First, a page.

I'm hoping Molins can now improve the trading situation as this prior pension niggle looks fine once again and hopefully with the rate cycle turning upwards won't come up again but as you suggest possibly relieve them of any future funding commitments which can be used to invest in the company instead.|
Just to correct one point in your post - the pension scheme surplus/deficit included in the balance sheet numbers is based on the yield on corporate bonds not gilt yields. The corporate bond yield is higher than the gilt yield because they are higher risk but the 2 rates do tend to move in tandem.
Having said that I look at how the 10 year gilt yield is changing to get a feel for what is likely to be happening to the pension scheme funding position because I find it much easier to get up to date and historic numbers for the gilt yield (if anyone knows of a free website that shows the relevant UK corporate bond rate I would be grateful!).
As far as I am aware it is nigh on impossible for a company to get any pension fund surplus paid back even if it is enormous. If all parties agree, it can stop paying contributions if the surplus is considered to be more than adequate to meet the pension obligations, but the surplus has to be massive relative to the potential obligation for this to happen (SIXH is a company which is in this happy but unusual situation).
I'm not trying to nit pick with your post. I just thought that if anyone compares the current gilt yield to the discount rate used to calculate the pension scheme balance sheet position in the last set of accounts they will think that the next results will show a large deterioration.|
|The Pension hole could now be a surplus.
The liabilities are calculated from Gilt Yields at the time and I'm no expert on why it's done this way, but Gilt Yields have rallied from the historic lows of that time.
It's possible the next valuation may show a surplus and if Government bonds continue to fall in value and yields rise, then so will the pension surplus in future valuations.
Now, if the company can have any of that surplus paid back to it somehow, that would be very interesting, but I don't know if that is possible. At least i'm quiet certain from how I understand things that there is now no black hole based on current gilt yields.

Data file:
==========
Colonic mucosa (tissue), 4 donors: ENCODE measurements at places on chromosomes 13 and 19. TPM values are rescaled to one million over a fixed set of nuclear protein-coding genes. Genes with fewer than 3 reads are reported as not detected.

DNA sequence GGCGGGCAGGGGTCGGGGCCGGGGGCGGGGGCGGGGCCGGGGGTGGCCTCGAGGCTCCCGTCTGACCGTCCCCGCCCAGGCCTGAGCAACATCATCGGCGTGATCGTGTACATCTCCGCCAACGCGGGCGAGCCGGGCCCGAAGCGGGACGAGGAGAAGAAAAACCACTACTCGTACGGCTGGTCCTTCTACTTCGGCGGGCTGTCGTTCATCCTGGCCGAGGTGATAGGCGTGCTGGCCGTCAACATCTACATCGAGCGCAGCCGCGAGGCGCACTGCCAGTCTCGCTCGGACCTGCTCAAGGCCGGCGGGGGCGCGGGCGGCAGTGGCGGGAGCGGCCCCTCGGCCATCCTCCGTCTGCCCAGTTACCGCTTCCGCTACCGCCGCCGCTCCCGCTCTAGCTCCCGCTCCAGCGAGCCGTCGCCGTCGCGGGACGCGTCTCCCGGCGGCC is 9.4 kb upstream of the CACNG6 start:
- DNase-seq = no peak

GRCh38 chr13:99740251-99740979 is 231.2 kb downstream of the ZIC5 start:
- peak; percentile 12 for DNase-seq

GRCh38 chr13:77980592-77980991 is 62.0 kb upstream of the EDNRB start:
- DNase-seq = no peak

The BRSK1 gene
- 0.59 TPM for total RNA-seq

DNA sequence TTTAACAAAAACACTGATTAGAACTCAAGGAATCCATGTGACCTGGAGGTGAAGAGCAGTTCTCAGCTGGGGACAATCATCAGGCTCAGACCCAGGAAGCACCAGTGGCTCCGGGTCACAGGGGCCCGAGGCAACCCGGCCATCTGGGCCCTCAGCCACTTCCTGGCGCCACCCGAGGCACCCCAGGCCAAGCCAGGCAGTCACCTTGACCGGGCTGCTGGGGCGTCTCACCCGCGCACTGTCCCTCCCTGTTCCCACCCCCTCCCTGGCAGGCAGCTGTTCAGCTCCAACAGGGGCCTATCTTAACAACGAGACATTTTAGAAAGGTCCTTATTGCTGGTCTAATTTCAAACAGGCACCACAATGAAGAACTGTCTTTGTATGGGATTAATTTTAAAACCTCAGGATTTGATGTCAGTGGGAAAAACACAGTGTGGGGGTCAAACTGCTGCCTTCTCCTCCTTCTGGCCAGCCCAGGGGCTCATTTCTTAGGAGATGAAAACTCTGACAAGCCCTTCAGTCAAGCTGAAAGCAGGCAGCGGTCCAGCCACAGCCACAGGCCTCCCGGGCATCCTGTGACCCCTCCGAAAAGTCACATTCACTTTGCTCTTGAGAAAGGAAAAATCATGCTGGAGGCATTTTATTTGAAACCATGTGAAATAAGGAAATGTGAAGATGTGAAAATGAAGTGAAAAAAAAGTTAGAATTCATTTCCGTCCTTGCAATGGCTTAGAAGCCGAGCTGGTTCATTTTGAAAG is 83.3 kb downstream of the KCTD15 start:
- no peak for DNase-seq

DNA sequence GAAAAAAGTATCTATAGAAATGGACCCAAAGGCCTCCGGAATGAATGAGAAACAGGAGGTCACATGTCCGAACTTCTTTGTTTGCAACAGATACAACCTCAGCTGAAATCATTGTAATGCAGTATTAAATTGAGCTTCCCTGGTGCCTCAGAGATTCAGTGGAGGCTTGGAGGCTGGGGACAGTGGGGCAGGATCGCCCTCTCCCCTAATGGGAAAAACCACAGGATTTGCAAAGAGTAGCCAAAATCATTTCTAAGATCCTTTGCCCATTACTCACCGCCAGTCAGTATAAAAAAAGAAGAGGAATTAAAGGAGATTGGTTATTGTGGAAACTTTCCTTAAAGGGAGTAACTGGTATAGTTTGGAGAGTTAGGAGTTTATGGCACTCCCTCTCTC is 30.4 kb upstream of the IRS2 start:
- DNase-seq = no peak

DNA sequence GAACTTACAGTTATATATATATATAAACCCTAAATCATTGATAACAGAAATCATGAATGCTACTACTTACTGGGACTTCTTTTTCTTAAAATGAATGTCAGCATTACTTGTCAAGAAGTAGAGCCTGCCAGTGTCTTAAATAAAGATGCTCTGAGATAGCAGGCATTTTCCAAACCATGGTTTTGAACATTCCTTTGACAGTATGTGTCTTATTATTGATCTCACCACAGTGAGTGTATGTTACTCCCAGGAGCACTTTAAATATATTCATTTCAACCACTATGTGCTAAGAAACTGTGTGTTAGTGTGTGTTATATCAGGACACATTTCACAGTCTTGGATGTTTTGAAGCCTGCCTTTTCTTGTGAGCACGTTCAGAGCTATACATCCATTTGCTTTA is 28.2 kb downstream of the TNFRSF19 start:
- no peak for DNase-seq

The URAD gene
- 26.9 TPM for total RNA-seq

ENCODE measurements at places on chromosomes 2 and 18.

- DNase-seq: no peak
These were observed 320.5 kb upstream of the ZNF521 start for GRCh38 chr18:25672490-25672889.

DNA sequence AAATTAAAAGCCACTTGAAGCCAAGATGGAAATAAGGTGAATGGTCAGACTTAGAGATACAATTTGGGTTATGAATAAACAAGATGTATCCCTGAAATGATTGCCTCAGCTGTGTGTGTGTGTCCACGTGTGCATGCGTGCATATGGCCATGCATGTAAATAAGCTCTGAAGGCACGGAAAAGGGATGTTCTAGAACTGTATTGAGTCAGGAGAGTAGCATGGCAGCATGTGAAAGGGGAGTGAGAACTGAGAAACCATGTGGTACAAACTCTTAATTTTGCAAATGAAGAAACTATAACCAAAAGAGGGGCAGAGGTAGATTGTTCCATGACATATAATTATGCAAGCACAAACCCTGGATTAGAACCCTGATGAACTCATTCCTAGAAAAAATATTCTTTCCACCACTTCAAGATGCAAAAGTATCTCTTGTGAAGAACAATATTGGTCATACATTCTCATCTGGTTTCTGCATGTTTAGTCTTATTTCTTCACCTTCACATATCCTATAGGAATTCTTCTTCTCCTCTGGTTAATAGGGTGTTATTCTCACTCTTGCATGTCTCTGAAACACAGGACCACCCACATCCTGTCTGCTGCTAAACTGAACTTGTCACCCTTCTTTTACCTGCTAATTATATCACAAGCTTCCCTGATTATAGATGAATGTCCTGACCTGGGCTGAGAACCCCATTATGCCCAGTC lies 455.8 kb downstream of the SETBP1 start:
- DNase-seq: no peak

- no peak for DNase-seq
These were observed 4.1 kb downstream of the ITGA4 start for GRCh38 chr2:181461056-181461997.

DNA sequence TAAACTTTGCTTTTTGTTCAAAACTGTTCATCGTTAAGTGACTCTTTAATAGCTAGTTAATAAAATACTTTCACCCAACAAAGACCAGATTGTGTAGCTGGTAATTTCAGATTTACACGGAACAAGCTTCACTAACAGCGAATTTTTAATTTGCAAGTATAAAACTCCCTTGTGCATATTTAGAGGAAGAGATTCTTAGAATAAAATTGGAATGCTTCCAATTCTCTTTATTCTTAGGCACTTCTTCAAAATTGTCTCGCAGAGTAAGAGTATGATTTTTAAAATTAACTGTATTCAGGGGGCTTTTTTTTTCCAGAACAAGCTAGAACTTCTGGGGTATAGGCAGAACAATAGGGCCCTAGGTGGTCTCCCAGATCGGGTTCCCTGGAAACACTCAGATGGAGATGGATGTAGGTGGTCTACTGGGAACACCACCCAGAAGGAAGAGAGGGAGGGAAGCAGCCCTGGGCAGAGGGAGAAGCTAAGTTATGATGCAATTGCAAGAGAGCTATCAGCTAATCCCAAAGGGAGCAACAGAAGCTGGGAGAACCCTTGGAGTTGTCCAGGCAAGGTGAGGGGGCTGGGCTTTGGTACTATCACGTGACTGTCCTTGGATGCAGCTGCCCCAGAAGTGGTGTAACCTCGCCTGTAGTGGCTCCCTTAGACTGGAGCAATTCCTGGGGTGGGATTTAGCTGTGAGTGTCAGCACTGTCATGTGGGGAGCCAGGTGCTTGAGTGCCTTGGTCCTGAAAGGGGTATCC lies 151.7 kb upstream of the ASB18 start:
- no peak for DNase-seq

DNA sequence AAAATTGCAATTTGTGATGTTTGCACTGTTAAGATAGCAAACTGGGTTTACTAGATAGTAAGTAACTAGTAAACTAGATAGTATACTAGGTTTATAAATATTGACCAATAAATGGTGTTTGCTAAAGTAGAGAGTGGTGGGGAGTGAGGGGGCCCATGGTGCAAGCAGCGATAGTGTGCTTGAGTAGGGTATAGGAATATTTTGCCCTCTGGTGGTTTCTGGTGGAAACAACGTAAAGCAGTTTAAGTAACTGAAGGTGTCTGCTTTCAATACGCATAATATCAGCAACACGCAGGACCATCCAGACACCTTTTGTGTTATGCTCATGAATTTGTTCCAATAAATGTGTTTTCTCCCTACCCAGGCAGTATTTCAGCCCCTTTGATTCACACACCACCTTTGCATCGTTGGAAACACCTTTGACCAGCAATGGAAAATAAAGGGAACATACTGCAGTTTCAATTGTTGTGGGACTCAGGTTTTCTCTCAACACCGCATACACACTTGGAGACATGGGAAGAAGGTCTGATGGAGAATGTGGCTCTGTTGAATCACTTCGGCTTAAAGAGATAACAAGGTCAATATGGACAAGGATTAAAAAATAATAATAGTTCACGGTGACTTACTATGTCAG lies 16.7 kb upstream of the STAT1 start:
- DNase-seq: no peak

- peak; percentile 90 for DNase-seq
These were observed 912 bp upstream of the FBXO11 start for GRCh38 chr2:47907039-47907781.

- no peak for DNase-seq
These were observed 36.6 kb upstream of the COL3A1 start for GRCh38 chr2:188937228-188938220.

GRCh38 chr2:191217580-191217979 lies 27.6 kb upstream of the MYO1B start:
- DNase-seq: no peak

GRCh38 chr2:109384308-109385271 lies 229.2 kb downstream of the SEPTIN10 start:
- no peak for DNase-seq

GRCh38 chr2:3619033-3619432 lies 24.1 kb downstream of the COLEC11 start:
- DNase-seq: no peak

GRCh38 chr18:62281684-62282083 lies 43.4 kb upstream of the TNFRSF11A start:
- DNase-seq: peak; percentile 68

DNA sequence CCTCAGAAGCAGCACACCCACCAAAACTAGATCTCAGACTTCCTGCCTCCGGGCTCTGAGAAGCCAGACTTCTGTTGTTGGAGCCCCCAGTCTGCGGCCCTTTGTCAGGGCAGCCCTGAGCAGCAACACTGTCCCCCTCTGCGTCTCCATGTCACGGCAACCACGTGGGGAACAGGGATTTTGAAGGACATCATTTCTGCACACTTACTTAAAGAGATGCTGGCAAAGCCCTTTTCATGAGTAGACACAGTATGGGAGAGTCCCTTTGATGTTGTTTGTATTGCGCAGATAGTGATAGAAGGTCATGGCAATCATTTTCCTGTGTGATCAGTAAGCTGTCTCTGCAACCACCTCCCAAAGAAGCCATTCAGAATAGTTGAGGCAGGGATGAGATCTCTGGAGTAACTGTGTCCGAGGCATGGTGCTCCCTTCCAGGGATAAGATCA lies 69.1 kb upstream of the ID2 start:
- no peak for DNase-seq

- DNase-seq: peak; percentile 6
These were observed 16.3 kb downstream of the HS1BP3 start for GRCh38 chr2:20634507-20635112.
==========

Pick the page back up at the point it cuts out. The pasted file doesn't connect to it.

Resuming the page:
Please explain if i'm mistaken. cheers.|
|As a holder I am very pleased to see the unexpected rise today on no discernible information. The reason for the rise, we can only speculate. My guess is that with the fall in the pound it has become a potential takeover target. The Chinese are still keen smokers and possibly see the company as a viable prospect. Who knows, I am just guessing, I have no inside knowledge.|
|Rising ! What's the story ?|
|MASSIVE PENSION HOLE
Molins PLC, the international engineering and services company, announces the following trading update for the financial year to 31 December 2016.
Trading to date in the final quarter has been materially lower than expected, partially due to an unfavourable sales mix and a number of deliveries delayed into the early part of 2017. As a result the Board is revising downwards its expectation of full year performance.|
|there is the 5% plus yield?
|The lad at ED thinks they might. But confidence in this is so low that there are simply no buyers at any price. The forward multiple on those forecasts would be 3x.
This company lost its way years ago and has not got it back............|
|Molins delivered adjusted EPS of 22.4p (with 5.5 divi) and 15.1p respectively for 2014 & 2015 - so if things were ever to return to normal.....|
|With hopeless management there is little hope of a business turnaround so it seems to be a binary bet on the pension being sorted out or not. Could be interesting.......|
|Pathetic stuff from Molins as usual. The list of excuses is never ending. The dope at Equity Development is paid to write positive copy. He thinks Molins will make 18p of earnings in 2018-clearly no one believes it.|
|New research out this morning from Equity development
Evil talks about MLIN|